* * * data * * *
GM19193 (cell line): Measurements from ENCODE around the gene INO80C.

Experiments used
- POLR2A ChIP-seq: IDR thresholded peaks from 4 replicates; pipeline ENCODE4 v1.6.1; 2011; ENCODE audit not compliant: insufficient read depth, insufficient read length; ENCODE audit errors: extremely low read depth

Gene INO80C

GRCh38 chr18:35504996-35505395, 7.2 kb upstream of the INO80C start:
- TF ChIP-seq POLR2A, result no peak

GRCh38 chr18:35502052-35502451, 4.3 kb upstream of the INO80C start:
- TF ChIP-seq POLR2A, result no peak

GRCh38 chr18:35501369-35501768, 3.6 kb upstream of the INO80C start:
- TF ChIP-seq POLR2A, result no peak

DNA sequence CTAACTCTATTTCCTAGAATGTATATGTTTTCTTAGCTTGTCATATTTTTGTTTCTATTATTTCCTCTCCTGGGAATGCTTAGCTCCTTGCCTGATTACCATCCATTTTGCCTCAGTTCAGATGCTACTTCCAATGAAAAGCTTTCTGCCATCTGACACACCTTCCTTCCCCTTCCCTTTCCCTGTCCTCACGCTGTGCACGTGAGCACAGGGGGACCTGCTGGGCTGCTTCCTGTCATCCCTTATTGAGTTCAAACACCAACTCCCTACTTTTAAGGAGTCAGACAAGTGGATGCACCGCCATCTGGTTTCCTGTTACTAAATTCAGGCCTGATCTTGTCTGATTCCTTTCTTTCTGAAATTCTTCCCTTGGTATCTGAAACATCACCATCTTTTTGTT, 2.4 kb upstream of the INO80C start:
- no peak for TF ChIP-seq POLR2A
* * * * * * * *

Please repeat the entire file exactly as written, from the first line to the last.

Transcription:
GM19193 (cell line): Measurements from ENCODE around the gene INO80C.

Experiments used
- POLR2A ChIP-seq: IDR thresholded peaks from 4 replicates; pipeline ENCODE4 v1.6.1; 2011; ENCODE audit not compliant: insufficient read depth, insufficient read length; ENCODE audit errors: extremely low read depth

Gene INO80C

GRCh38 chr18:35504996-35505395, 7.2 kb upstream of the INO80C start:
- TF ChIP-seq POLR2A, result no peak

GRCh38 chr18:35502052-35502451, 4.3 kb upstream of the INO80C start:
- TF ChIP-seq POLR2A, result no peak

GRCh38 chr18:35501369-35501768, 3.6 kb upstream of the INO80C start:
- TF ChIP-seq POLR2A, result no peak

DNA sequence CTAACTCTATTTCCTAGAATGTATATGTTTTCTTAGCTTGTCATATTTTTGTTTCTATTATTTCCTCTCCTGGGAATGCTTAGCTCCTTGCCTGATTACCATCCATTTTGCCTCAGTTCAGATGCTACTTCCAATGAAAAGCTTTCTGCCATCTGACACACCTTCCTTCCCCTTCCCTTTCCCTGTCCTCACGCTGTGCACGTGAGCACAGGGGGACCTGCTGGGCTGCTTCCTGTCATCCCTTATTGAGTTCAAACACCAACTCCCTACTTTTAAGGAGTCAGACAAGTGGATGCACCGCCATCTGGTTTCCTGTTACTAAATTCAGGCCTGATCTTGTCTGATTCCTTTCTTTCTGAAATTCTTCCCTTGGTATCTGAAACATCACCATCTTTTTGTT, 2.4 kb upstream of the INO80C start:
- no peak for TF ChIP-seq POLR2A